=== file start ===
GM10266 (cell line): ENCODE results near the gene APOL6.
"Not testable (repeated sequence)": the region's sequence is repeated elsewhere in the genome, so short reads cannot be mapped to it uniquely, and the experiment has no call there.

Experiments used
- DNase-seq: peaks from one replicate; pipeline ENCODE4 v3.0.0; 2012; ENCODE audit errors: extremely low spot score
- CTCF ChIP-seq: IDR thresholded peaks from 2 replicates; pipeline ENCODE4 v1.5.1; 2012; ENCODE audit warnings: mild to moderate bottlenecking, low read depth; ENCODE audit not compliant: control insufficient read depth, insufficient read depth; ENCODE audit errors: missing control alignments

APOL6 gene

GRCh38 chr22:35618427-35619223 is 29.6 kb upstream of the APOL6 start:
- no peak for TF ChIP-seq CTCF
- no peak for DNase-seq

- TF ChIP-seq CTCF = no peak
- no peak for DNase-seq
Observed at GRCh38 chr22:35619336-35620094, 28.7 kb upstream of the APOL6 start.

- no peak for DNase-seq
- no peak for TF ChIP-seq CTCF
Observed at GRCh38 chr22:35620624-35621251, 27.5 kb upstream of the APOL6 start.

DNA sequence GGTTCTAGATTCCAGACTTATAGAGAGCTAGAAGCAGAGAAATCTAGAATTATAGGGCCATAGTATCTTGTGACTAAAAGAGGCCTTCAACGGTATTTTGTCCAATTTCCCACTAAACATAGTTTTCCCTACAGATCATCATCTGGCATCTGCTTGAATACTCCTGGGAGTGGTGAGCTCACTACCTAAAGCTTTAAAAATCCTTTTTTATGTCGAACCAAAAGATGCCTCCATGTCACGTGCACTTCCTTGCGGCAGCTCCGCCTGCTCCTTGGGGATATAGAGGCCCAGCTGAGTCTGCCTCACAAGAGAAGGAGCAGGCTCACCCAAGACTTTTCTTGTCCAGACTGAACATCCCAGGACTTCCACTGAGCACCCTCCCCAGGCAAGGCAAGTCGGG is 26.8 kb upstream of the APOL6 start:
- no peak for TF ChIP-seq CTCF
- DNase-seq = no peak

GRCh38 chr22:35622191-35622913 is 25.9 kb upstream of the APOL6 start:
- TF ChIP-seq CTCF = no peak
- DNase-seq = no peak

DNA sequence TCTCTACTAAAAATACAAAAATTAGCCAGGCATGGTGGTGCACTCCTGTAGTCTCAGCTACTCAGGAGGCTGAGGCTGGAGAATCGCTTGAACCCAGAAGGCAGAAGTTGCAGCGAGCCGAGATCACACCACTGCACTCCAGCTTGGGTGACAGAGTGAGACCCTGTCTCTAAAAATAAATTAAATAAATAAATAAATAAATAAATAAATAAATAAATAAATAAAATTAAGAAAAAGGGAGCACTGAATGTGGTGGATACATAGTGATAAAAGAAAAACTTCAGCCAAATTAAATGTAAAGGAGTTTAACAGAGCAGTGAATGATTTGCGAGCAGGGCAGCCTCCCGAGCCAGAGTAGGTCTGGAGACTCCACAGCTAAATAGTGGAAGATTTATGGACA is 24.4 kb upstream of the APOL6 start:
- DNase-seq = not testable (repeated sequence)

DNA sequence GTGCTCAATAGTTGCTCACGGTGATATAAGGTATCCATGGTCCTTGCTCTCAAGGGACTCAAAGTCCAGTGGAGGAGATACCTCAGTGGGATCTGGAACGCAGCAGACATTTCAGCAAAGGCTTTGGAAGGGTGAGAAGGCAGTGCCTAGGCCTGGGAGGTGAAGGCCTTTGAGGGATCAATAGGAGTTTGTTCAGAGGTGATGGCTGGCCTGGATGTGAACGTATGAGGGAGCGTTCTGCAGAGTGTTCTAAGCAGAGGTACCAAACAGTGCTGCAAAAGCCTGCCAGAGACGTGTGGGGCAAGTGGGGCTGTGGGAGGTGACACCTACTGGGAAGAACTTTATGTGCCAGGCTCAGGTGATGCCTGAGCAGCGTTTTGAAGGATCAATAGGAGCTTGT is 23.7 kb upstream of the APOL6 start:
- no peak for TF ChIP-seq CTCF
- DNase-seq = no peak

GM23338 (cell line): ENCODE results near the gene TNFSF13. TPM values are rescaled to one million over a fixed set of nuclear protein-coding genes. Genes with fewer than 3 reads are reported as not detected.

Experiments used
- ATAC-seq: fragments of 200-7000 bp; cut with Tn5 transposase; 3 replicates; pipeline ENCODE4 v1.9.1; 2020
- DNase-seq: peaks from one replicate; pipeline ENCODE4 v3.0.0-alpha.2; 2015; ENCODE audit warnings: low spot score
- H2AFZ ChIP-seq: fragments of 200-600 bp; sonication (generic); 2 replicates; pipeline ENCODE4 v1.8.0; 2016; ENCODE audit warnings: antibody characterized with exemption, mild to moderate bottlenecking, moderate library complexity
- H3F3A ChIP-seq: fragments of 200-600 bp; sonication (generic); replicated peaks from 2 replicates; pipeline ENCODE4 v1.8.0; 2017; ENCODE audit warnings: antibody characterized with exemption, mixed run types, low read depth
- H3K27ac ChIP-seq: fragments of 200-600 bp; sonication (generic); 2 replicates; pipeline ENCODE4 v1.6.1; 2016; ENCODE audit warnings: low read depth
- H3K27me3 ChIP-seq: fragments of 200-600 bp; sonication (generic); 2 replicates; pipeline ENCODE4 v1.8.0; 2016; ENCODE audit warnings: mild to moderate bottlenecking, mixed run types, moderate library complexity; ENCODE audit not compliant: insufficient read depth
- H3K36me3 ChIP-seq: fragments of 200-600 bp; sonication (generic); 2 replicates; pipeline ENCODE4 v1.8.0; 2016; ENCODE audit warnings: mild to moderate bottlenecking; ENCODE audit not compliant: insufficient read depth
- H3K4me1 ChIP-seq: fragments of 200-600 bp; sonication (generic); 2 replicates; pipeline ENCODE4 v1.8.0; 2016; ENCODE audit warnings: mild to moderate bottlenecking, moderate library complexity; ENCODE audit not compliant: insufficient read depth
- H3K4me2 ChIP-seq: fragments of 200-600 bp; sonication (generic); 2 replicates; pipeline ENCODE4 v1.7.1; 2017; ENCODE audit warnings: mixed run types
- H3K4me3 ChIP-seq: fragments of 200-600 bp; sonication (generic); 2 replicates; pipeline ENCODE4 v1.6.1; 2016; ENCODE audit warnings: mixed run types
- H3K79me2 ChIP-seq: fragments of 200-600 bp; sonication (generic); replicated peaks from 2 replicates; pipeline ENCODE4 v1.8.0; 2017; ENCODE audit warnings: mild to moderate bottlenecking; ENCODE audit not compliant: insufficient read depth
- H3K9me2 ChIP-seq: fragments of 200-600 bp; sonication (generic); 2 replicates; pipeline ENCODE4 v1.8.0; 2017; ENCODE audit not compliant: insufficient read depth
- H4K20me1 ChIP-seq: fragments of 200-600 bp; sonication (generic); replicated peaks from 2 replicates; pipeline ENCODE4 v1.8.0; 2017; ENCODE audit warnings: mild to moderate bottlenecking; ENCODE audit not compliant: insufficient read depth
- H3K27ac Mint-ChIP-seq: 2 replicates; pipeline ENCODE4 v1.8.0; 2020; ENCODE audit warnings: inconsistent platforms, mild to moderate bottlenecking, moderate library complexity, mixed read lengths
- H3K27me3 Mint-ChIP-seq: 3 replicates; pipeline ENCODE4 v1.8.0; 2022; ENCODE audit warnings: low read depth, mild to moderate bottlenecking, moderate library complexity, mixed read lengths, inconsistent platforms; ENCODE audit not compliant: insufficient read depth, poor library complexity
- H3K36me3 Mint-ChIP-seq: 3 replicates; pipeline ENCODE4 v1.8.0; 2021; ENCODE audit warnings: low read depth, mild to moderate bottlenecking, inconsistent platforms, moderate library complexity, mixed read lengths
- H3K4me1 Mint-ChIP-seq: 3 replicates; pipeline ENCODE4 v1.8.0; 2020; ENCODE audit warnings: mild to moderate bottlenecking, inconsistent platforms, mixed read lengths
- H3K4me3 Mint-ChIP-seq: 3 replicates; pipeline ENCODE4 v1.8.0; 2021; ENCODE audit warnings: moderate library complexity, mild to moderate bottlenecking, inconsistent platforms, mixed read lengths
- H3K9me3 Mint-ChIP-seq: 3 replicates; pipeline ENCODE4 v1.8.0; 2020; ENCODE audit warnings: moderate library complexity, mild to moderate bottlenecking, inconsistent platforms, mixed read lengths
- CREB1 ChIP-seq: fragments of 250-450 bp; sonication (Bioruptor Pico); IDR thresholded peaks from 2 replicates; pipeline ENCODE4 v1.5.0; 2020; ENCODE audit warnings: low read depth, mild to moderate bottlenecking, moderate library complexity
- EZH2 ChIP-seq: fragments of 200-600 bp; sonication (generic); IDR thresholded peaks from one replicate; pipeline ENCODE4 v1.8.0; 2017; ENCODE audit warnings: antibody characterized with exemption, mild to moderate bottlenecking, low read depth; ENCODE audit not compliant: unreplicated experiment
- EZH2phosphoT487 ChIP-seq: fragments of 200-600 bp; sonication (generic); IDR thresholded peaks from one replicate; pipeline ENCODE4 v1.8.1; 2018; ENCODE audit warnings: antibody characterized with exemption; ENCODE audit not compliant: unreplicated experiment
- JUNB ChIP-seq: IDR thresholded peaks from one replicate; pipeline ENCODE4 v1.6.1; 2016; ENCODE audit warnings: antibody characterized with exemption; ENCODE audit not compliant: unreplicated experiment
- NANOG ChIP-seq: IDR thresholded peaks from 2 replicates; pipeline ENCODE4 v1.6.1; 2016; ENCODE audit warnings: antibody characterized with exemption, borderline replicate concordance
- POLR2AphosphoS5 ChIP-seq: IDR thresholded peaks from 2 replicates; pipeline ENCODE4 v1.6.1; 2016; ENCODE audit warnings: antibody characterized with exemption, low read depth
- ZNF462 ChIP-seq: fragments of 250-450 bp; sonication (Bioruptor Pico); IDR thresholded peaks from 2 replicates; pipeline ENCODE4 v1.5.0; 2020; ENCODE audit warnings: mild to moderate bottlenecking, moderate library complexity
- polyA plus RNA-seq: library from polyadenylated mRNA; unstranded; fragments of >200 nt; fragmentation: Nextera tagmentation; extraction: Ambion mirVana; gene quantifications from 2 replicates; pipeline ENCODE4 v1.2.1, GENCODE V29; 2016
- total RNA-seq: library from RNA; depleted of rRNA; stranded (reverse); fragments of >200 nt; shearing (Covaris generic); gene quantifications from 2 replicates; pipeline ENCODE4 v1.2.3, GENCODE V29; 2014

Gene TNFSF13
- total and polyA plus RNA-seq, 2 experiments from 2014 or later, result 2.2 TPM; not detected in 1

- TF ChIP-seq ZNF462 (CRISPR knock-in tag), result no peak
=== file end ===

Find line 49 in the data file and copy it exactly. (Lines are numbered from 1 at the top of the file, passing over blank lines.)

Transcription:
- EZH2 ChIP-seq: fragments of 200-600 bp; sonication (generic); IDR thresholded peaks from one replicate; pipeline ENCODE4 v1.8.0; 2017; ENCODE audit warnings: antibody characterized with exemption, mild to moderate bottlenecking, low read depth; ENCODE audit not compliant: unreplicated experiment